The U.S. trade deficit narrowed by 4.9 percent in April as imports declined more than exports, partly because of slippage in U.S.-Europe trade.
The U.S. deficit in international trade of goods and services decreased to $50.06 billion from an upwardly revised $52.62 billion in March, the Commerce Department said. All major subcategories of imports declined, with capital goods accounting for almost half of the total loss.
Exports declined 0.8 percent to $182.91 billion, while imports fell 1.7 percent to $232.7 billion.
U.S. exports to the eurozone region declined 9.8 percent, while imports fell 11.2 percent. The overall trade gap with eurozone nations shrank 14.1 percent to $7.56 billion.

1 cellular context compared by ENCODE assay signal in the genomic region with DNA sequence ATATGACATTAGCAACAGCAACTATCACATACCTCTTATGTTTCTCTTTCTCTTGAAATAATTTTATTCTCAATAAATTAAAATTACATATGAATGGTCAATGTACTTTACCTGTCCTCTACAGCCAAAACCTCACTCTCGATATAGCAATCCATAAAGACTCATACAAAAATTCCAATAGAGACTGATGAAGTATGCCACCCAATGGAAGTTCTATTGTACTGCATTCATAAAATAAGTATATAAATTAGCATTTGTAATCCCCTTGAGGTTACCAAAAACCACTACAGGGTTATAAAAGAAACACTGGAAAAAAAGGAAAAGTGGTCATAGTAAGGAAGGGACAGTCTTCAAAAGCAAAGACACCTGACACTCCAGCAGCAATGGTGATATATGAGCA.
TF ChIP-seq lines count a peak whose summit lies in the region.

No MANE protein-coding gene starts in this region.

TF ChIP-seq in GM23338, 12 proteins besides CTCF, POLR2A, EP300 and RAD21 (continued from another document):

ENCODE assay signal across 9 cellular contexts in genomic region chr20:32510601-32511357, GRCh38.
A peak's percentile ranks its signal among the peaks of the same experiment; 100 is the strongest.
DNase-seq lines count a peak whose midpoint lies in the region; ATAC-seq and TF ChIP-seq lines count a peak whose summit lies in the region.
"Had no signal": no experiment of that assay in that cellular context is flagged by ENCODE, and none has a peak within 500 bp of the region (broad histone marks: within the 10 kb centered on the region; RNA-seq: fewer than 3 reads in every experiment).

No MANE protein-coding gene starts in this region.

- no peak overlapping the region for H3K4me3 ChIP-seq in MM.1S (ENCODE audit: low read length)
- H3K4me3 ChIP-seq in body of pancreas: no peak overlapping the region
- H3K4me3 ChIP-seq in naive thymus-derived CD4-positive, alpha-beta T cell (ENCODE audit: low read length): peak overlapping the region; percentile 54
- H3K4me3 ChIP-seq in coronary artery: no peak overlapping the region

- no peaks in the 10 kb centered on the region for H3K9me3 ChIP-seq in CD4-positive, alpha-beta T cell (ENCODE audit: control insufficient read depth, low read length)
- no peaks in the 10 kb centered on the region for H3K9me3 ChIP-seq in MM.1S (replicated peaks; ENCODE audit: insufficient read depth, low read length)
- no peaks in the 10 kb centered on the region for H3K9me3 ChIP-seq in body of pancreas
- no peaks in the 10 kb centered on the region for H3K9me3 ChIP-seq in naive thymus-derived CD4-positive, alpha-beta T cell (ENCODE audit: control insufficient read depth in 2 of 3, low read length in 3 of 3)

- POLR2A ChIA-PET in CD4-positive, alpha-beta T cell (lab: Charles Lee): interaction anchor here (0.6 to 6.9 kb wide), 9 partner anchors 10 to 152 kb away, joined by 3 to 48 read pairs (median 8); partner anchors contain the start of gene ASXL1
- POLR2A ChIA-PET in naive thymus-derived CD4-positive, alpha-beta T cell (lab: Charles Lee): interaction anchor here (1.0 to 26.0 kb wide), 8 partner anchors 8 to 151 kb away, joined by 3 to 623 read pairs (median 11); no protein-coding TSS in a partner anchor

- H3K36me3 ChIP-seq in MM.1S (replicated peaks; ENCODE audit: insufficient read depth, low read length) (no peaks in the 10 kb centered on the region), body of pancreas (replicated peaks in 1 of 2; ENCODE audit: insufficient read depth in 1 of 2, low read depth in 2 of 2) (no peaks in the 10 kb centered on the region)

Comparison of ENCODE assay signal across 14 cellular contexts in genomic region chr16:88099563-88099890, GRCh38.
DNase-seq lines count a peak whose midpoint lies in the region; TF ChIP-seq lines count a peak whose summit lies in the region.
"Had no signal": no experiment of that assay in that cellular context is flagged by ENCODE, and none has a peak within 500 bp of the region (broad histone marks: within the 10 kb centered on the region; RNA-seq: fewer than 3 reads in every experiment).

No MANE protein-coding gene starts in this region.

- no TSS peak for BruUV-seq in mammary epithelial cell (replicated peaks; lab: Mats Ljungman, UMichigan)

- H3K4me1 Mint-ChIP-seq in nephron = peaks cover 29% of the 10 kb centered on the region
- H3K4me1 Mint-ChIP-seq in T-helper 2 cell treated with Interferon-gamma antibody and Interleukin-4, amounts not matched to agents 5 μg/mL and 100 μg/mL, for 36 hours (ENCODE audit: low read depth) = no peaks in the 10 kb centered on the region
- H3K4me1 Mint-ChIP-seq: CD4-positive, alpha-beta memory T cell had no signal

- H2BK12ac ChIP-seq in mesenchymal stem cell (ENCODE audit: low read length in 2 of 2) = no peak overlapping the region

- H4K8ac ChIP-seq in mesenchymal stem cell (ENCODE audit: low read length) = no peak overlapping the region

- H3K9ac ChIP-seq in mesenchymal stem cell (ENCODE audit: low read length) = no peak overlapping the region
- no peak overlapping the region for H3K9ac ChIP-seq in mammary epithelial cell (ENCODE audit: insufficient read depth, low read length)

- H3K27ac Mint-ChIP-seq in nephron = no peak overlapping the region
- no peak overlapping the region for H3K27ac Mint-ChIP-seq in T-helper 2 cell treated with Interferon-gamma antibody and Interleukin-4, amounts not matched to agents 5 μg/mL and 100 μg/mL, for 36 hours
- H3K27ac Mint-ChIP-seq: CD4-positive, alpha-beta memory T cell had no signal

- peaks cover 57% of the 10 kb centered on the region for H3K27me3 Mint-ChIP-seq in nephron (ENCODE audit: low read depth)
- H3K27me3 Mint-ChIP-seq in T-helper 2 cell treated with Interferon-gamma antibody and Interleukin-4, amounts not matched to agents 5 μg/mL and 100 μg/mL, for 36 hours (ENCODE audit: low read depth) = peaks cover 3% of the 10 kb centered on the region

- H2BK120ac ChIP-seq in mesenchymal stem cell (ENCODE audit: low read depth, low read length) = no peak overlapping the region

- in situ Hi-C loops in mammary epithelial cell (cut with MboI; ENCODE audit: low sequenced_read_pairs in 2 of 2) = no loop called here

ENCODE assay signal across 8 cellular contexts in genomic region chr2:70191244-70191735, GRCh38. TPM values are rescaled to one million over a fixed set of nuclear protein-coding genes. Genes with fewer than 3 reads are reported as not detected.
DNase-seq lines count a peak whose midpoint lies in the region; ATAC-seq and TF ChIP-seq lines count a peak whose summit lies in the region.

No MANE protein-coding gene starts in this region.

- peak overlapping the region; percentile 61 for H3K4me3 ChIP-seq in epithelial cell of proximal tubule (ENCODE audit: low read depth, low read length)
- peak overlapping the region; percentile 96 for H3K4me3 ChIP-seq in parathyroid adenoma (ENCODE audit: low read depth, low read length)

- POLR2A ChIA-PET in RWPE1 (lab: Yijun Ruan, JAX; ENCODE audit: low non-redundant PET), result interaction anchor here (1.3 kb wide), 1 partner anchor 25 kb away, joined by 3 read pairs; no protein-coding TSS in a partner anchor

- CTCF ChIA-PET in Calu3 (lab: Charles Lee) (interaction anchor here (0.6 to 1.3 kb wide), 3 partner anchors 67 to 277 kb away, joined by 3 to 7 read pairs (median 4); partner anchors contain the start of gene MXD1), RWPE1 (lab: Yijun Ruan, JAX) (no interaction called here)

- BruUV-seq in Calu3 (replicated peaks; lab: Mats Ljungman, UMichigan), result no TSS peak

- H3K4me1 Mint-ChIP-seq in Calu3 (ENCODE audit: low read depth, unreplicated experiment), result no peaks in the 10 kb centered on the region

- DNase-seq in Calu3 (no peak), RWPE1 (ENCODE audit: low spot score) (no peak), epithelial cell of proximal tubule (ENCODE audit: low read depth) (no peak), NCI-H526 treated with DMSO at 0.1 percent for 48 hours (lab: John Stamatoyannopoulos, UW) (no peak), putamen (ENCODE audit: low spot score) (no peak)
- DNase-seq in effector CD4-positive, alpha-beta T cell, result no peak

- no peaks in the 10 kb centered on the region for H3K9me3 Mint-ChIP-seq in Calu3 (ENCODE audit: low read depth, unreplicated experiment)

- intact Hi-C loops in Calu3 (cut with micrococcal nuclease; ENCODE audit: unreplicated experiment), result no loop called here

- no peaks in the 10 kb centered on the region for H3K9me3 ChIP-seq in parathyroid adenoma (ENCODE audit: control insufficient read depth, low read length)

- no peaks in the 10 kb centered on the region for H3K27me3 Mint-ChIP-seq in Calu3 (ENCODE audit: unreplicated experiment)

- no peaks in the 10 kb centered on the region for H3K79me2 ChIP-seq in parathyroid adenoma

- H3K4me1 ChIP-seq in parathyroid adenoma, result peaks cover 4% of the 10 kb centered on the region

U.S. containerized imports in April declined 2 percent to 1,372,851 20-foot equivalent units. Volume was down 2 percent from Europe and from Northeast Asia, which generates about three-fifths of U.S. containerized exports. Shipments were up 1 percent from Southeast Asia and 25 percent from the Caribbean region.